This Week's View

by Deanna Lee Birkholm

July 1st, 2002

The 4th in the 40's

Norman Rockwell painting I could have sworn Norman Rockwell did a Saturday Evening Post cover which is burned in my memory. I searched the Internet for two afternoons looking for it - and if it exists I didn't find it. I was looking for a painting of a portly gentleman, white hair, dark blue uniform sitting on a chair with his tuba on an old fashioned bandstand, the victorian-type structure where town band concerts were held. Standing as close as possible was a kid, in absolute awe.

I really wanted you to see that painting (which probably only is in my mind) because it was so typical of the 4th of July event where I spent my summers growing up. That day, for little me, was full of joy and wonderment.

Norman Rockwell painting

For the 4th, the bandstand in the little park right in the middle of town, was always swathed in red, white, and blue bunting, the community band, in their crisp uniforms played nothing but John Phillip Sousa - all the best of all marches. The closing piece was the Stars and Stripes Forever. I've written about the 4th in Rogers City, Michigan before, and when I think of what is best about America, what patriotism is all about, I 'see' the 4th in Rogers City.

This was all long before politically correct, Ralph Nader and terrorist attacks. The most incorrect thing which happened in Rogers was to call the Post Master the Post Mistress! (She was a woman). That was really bad! This all took place while World War II was at it's worst.

There was a free ox roast before the band concert. The ox was cooked over a hardwood fire on a spit outside, under the stars (started the night before) and food was laid out in iced containers. You got a plate, your silverware and went through the line choosing what you wanted. When you reached the ox, a slab was sliced off and placed on a bun. Park benches were everywhere and folks visited back and forth. In the shade was a huge mysterious tan-colored wet mound. Eventually the big wet canvas tarp was removed and ice cream tubs stacked on huge blocks of ice were revealed. The kids were first in line. Men in white shirts with the sleeves rolled up scooped ice cream until dark. That's when the fireworks started down on the beach.

Going to public school in Bay City, Michigan from grade school until I graduated from high school, the Pledge of Allegiance and the Lord's Prayer were said first hour every morning. Students from the radio/tv class lead both from the main office intercom, and it was considered an honor to do so.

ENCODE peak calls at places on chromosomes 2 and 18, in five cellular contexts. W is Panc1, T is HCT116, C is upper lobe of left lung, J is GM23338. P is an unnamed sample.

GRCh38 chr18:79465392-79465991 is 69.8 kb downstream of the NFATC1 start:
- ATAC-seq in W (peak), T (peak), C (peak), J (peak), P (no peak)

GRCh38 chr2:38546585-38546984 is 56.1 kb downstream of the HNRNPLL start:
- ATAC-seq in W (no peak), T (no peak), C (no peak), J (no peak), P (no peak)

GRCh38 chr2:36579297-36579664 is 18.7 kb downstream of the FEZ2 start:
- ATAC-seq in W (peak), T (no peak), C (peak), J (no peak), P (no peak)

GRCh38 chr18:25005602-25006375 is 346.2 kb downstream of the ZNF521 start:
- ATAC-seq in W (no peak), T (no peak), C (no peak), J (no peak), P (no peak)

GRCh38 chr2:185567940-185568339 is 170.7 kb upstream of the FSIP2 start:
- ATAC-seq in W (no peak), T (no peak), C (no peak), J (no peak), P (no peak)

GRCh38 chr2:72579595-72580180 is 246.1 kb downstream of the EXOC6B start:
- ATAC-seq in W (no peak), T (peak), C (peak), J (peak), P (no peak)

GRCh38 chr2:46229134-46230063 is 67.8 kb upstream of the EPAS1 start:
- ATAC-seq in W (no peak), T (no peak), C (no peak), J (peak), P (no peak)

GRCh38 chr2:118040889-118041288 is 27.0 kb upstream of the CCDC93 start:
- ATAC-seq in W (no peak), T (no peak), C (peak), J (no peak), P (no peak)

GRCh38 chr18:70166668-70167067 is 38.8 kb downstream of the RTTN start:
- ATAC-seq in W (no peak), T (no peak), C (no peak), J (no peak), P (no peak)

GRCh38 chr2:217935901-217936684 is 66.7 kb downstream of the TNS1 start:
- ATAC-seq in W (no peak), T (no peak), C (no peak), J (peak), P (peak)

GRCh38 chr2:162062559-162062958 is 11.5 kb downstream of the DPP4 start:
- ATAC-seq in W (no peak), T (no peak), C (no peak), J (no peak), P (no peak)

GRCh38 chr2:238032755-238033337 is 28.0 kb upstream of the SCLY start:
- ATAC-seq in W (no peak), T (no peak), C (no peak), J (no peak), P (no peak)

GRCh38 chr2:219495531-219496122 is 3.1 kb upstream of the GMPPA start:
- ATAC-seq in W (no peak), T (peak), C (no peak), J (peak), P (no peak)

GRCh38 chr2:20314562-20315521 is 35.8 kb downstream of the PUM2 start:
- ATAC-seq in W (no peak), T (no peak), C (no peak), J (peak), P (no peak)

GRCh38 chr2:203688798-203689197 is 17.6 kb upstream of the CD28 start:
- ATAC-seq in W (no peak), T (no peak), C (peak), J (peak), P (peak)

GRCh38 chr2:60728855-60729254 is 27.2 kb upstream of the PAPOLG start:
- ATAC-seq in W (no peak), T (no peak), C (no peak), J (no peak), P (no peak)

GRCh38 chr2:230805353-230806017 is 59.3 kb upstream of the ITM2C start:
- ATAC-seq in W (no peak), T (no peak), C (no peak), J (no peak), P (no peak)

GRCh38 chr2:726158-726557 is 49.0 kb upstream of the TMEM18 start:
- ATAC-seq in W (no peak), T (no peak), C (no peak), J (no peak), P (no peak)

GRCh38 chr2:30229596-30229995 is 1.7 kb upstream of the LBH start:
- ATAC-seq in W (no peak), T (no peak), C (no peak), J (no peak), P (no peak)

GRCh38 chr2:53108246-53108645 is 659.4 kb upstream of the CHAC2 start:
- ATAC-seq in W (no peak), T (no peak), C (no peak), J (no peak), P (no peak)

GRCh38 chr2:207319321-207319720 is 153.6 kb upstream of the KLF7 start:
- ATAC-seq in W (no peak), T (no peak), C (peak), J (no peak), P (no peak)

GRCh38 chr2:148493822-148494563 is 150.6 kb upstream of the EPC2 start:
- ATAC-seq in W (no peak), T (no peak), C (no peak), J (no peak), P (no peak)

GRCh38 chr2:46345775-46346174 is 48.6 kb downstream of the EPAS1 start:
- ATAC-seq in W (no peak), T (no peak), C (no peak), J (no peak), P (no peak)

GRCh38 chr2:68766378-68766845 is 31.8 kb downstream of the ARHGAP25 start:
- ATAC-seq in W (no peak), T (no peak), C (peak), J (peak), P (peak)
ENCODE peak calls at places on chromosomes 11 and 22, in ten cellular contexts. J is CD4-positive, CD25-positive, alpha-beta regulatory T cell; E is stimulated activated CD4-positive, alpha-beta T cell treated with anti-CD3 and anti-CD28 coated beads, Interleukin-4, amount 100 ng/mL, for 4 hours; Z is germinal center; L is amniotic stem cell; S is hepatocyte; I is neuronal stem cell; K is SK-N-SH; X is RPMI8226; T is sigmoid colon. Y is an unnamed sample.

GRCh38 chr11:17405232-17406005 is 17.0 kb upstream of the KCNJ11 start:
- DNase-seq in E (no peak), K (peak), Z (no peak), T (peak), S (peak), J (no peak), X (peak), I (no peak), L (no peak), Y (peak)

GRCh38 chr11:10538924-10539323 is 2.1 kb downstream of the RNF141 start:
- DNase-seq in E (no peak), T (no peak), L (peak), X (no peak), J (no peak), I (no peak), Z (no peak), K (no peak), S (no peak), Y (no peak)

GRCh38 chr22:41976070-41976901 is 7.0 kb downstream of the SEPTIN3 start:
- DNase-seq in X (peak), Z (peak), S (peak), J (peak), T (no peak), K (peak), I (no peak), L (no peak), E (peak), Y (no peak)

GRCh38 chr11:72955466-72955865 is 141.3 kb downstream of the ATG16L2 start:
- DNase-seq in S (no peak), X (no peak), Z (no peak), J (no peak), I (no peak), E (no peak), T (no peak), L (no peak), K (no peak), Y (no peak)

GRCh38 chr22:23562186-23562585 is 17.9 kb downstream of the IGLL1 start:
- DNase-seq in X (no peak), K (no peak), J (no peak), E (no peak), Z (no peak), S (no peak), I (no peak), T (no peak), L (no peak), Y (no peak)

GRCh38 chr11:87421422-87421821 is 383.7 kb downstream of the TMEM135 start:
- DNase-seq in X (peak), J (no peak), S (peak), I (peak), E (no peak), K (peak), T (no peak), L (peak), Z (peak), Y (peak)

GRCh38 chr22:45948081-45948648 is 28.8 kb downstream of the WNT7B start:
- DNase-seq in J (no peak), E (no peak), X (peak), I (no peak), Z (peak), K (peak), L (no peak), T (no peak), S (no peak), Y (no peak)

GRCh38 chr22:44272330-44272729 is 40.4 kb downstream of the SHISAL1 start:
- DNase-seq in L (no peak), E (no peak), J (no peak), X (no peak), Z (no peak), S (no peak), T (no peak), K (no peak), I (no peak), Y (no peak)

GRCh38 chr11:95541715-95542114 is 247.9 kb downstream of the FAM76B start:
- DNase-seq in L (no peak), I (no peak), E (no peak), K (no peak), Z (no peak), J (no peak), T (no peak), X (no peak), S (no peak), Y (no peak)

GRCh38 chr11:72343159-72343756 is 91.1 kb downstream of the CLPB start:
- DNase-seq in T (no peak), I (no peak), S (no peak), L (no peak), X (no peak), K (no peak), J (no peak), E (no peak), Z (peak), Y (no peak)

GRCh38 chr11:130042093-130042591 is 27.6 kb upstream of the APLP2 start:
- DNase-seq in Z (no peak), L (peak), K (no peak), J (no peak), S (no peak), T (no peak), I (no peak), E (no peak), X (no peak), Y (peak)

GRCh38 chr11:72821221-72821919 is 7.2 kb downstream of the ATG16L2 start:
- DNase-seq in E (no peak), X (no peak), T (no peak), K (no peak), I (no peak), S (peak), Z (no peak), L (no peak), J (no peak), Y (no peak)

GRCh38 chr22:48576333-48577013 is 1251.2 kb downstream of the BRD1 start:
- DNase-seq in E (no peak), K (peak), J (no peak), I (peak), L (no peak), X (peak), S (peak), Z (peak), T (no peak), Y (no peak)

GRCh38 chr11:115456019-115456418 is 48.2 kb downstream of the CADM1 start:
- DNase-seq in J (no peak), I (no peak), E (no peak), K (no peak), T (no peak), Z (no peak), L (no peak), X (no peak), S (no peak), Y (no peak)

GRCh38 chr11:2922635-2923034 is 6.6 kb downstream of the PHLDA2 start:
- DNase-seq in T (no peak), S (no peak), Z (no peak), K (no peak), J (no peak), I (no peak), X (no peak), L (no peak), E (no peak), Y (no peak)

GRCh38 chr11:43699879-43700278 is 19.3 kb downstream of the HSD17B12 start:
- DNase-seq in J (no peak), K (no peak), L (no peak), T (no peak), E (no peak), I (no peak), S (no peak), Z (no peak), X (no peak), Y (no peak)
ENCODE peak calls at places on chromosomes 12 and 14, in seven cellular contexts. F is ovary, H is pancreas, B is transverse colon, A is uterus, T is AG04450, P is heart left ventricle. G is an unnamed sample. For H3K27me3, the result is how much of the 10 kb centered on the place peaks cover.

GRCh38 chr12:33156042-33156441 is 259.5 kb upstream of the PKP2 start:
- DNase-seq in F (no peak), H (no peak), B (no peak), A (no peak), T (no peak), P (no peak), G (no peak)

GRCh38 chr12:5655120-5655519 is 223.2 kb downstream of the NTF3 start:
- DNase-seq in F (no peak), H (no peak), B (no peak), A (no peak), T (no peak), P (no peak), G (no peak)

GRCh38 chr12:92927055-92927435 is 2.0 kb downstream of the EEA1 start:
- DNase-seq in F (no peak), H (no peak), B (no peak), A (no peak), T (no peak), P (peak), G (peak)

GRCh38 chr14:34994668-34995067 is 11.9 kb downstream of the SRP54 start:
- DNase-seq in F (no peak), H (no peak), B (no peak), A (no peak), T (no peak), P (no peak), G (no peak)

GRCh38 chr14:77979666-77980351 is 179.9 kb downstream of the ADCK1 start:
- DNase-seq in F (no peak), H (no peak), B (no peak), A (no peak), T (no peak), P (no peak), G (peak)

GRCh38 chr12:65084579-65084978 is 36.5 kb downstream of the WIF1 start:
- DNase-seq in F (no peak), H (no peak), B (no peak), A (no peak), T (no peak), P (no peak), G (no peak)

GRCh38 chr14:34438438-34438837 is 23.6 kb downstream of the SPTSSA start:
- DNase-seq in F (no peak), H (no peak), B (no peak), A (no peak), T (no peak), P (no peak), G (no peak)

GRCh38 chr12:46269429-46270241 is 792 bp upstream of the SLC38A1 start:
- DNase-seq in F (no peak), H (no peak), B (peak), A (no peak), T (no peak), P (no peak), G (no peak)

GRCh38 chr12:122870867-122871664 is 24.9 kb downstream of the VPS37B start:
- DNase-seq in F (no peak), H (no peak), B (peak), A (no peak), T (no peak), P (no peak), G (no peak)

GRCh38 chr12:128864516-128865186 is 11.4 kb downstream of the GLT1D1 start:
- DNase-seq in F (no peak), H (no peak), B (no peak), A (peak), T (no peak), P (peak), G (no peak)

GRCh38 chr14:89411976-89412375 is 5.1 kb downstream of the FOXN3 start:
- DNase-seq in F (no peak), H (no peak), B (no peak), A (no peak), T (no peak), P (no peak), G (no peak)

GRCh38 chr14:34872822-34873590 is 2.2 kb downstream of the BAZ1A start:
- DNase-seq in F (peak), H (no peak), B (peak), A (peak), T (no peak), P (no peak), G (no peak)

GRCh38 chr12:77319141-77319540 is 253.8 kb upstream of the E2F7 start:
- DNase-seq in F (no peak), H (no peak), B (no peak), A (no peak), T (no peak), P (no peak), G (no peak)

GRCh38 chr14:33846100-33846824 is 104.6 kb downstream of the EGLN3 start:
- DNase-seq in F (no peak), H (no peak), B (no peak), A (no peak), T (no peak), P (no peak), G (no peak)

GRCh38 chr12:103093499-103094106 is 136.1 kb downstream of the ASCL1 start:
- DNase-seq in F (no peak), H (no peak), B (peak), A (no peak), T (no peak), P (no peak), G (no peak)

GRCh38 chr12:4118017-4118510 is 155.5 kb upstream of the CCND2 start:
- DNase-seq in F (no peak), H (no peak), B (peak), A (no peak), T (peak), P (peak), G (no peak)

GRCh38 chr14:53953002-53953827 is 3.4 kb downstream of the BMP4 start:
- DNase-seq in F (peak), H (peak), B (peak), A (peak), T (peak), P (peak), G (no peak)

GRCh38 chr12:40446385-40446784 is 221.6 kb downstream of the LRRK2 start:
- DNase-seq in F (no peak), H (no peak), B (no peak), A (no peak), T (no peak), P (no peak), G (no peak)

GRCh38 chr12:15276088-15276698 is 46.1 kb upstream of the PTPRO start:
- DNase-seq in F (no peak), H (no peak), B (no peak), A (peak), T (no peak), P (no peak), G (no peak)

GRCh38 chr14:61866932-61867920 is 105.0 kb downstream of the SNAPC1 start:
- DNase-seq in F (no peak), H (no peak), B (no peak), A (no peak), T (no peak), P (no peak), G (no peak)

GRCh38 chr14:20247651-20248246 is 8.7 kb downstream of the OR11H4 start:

Norman Rockwell painting The National Anthem was also honored. I remember standing in our living room, (yes, we stood anytime we heard it then,) right hand over my heart, listening to the National Anthem on the radio at the start of a Detroit Tigers baseball game. To do otherwise would have been an insult to our country and our flag.

At parades, men removed their hats (unless they were military) and stood quietly at attention with hand over heart as the flag passed by. Those who were military saluted the American flag as it passed. Surprising as it may seem, kids stopped whatever they were doing and also stood at attention, hands over their hearts. It simply was the right thing to do.

Norman Rockwell painting of Lincoln Delivering the Gettysburg Address

It was also required at my school, 8th grade I think, to memorize Abraham Lincoln's Gettysburg Address. I wonder how many of today's students even know what it is - or why it was given. As much as I would like to turn back the clock and return America to a better time, I know I can't.

But I can encourage you and yours to read aloud the following this 4th of July, 2002. Share it with your family. Let them hear these words which helped frame the face of America.

The Gettysburg Address
Delivered by President Abraham Lincoln
Gettysburg, Pennsylvania
November 19, 1863

Four score and seven years ago our fathers brought forth on this continent, a new nation, conceived in Liberty, and dedicated to the proposition that all men are created equal.

Now we are engaged in a great civil war, testing whether that nation, or any nation so conceived and so dedicated, can long endure. We are met on a great battle-field of that war.

We have come to dedicate a portion of that field, as a final resting place for those who here gave their lives that that nation might live. It is altogether fitting and proper that we should do this.

But, in a larger sense, we can not dedicate -- we can not consecrate -- we can not hallow -- this ground. The brave men, living and dead, who struggled here, have consecrated it, far above our poor power to add or detract. The world will little note, nor long remember what we say here, but it can never forget what they did here. It is for us the living, rather, to be dedicated here to the unfinished work which they who fought here have thus far so nobly advanced. It is rather for us to be here dedicated to the great task remaining before us -- that from these honored dead we take increased devotion to that cause for which they gave the last full measure of devotion -- that we here highly resolve that these dead shall not have died in vain -- that this nation, under God, shall have a new birth of freedom -- and that government of the people, by the people, for the people, shall not perish from the earth.

JC and I hope you have a safe and happy holiday - hug your family and go fish! ~ LadyFisher

If you would like to comment on this or any other article please feel free to post your views on the FAOL Bulletin Board!

Archive of Ladyfisher Articles

[ HOME ]

[ Search ] [ Contact FAOL ] [ Media Kit ] © Notice